Still, the stress on quality stays the same, and it helps that all the PD Specialists in the program receive CDA training. The purpose of the training, Baskerville explains, is to strengthen their ability to support candidates who are pursuing their CDA, better assess candidates’ skills in early childhood settings and explain the value of the CDA to educators and parents. The training has also helped PD Specialists feel more confident and competent, according to Nevin El-Sharkawi, a PD Specialist at Futures Nasr City, KG Girls, who has often conducted verification visits in Egypt.

“Working as a PD Specialist,” she explains, “has enhanced my coaching skills and expanded my experience in the child development field. I’ve become better at helping teachers manage their classrooms, apply daily routines and rules, and keep children healthy and safe. I’m also more adept at dealing with parents and getting them involved in their children’s education through open house meetings.”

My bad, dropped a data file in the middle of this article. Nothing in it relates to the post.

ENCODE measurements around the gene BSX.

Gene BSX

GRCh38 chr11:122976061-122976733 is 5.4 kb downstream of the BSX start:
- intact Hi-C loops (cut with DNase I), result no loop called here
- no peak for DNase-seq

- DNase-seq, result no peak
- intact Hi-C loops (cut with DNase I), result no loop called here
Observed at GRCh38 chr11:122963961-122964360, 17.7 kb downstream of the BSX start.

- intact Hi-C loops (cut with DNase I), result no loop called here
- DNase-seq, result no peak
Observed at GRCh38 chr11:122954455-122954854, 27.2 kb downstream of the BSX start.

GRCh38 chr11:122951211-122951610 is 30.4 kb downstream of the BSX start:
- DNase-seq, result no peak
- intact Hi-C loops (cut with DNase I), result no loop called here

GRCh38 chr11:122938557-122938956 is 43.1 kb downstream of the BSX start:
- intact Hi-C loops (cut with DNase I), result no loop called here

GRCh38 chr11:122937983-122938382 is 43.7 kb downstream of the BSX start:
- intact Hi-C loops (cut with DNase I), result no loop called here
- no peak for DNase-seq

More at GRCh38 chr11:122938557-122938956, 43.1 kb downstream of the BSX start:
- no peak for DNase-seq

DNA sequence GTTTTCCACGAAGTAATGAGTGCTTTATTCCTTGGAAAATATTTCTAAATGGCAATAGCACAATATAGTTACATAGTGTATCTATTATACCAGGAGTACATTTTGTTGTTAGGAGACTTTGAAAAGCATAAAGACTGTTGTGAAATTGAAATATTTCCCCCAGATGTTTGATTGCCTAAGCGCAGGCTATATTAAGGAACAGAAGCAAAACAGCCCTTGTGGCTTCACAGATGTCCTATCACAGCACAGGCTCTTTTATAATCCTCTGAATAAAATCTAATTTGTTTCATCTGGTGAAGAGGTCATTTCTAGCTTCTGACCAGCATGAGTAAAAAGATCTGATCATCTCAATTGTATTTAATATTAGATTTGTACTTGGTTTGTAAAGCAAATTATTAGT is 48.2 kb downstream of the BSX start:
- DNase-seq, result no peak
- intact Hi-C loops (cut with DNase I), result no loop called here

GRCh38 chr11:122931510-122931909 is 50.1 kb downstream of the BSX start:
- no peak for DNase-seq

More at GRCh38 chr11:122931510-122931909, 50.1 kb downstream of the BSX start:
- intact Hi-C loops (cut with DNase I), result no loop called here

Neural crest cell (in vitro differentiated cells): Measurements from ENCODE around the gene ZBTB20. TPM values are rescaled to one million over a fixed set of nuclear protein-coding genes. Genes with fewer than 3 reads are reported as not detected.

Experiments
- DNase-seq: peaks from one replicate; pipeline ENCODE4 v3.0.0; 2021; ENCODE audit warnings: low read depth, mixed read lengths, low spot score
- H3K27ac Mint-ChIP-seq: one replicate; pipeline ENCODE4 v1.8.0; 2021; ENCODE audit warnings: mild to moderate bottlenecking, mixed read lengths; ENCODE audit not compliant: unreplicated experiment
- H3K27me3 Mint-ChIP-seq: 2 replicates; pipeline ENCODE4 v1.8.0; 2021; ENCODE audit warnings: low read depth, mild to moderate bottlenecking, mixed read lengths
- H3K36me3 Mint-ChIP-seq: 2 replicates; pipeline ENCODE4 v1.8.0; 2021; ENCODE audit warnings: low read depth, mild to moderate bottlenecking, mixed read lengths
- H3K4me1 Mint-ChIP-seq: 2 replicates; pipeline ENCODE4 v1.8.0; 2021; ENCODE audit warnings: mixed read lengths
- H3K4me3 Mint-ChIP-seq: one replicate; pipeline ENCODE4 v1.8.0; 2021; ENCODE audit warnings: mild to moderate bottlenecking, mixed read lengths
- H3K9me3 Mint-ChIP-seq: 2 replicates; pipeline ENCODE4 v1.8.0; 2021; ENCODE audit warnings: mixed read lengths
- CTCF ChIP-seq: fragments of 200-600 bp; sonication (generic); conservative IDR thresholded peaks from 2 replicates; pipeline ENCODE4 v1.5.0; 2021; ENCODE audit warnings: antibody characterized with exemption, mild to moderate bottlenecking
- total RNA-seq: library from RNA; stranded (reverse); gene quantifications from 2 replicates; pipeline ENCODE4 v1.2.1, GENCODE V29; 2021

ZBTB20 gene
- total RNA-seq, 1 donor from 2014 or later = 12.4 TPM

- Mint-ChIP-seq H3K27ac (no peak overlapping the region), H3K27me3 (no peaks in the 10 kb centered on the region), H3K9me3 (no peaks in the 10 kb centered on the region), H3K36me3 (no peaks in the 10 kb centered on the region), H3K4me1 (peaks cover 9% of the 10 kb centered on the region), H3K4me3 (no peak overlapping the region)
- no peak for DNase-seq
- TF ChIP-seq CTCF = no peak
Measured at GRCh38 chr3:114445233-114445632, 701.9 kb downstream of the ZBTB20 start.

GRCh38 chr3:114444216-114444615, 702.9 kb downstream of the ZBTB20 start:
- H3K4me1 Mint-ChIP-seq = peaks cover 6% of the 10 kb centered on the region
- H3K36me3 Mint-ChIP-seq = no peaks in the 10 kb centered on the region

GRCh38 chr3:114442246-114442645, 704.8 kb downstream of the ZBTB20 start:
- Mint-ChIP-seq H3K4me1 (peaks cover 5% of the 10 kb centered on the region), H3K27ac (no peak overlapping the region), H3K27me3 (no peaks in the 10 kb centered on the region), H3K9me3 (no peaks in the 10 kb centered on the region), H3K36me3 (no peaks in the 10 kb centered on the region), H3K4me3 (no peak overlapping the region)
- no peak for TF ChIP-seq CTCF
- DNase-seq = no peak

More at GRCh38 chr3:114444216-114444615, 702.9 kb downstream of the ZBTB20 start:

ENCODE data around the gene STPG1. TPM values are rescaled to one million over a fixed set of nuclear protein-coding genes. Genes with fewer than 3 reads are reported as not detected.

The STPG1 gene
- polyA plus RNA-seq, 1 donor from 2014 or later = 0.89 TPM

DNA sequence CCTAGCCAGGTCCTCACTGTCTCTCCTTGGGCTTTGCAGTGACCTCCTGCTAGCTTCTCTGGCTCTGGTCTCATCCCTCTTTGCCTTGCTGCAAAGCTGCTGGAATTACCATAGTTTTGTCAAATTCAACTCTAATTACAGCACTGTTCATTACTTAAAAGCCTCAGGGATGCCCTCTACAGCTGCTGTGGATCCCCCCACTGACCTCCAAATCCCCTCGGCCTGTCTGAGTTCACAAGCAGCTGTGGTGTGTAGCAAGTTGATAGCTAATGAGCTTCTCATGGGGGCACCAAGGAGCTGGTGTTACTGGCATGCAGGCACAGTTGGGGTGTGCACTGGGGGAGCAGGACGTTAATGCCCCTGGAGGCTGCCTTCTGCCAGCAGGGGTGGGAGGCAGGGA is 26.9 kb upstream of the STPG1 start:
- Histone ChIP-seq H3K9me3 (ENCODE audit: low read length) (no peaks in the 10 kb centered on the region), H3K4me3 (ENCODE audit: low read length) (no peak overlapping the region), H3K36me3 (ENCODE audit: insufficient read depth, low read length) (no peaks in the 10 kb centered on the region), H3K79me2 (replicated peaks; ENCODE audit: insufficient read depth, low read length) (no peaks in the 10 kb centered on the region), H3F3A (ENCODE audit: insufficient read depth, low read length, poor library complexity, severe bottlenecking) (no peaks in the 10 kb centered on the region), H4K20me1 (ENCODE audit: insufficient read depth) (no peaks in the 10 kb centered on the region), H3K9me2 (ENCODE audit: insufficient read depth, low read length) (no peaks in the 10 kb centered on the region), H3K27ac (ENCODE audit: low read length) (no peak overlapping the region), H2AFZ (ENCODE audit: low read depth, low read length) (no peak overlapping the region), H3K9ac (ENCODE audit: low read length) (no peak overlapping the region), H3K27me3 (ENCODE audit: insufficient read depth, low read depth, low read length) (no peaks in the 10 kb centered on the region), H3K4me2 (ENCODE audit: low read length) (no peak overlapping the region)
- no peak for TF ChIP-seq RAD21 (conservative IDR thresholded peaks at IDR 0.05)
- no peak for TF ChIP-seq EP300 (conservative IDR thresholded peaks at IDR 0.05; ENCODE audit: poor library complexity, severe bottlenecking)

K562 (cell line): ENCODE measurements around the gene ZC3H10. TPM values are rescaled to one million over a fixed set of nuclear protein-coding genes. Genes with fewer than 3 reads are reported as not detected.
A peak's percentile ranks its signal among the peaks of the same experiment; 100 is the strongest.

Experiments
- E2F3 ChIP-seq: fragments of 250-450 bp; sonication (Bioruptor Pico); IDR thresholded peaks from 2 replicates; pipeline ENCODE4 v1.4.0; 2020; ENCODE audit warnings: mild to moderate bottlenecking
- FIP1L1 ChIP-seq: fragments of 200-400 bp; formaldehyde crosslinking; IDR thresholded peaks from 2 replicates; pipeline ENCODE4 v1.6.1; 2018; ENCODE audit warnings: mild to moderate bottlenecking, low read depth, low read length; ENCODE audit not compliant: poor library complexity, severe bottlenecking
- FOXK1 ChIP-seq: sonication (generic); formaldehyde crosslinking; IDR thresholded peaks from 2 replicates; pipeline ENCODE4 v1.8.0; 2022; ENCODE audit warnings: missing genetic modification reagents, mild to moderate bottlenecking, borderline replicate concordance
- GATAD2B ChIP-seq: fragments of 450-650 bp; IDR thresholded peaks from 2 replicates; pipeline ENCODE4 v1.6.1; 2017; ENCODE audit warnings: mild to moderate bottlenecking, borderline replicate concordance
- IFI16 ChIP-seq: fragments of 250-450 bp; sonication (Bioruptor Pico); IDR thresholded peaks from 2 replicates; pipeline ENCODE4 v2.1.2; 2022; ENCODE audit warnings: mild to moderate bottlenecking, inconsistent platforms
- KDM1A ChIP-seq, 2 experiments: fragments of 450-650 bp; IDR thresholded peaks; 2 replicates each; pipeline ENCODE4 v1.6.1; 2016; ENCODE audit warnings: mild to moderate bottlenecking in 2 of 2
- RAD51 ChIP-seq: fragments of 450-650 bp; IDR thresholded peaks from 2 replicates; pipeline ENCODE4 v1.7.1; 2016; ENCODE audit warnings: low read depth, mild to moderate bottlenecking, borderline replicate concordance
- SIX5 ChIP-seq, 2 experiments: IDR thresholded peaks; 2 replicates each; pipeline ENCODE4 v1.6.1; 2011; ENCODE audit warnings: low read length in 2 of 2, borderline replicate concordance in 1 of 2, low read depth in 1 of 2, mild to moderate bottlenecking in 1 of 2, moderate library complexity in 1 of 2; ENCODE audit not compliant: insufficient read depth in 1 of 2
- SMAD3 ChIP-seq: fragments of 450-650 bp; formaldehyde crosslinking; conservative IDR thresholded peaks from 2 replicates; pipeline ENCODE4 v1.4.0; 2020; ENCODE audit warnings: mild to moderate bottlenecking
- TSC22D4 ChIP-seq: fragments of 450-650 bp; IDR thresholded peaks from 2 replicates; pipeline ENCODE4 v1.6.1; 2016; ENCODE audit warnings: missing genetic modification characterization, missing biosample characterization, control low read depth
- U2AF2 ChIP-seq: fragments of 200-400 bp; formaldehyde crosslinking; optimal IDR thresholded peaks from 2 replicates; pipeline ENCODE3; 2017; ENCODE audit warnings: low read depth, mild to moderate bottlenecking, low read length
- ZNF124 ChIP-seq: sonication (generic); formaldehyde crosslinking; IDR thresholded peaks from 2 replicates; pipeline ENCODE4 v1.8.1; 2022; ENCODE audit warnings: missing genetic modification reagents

El-Sharkawi has also seen early childhood settings in Egypt become “safer and friendlier places for children,” she says. “Our educators have improved the children’s literacy skills by having reading corners and show and tell projects. They have integrated different subjects in their lesson plans to expand the children’s knowledge. And most important of all, they’ve moved from teacher-centered learning to learning that centers on children.”